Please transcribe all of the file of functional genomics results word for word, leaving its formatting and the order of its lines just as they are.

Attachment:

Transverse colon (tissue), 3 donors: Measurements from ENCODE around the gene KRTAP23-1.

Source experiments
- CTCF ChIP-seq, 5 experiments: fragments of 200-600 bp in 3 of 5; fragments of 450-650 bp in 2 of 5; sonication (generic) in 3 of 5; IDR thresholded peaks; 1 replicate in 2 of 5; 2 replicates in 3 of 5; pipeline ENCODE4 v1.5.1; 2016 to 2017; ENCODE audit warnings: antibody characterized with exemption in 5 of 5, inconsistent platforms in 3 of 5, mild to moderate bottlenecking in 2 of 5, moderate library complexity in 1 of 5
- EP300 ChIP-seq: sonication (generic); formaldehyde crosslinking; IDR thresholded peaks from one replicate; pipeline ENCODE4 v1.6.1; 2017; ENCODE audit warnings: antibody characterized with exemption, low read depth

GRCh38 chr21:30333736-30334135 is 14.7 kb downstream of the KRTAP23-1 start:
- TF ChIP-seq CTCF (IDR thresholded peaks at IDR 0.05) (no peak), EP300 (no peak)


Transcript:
Transverse colon (tissue), 3 donors: Measurements from ENCODE around the gene KRTAP23-1.

Source experiments
- CTCF ChIP-seq, 5 experiments: fragments of 200-600 bp in 3 of 5; fragments of 450-650 bp in 2 of 5; sonication (generic) in 3 of 5; IDR thresholded peaks; 1 replicate in 2 of 5; 2 replicates in 3 of 5; pipeline ENCODE4 v1.5.1; 2016 to 2017; ENCODE audit warnings: antibody characterized with exemption in 5 of 5, inconsistent platforms in 3 of 5, mild to moderate bottlenecking in 2 of 5, moderate library complexity in 1 of 5
- EP300 ChIP-seq: sonication (generic); formaldehyde crosslinking; IDR thresholded peaks from one replicate; pipeline ENCODE4 v1.6.1; 2017; ENCODE audit warnings: antibody characterized with exemption, low read depth

GRCh38 chr21:30333736-30334135 is 14.7 kb downstream of the KRTAP23-1 start:
- TF ChIP-seq CTCF (IDR thresholded peaks at IDR 0.05) (no peak), EP300 (no peak)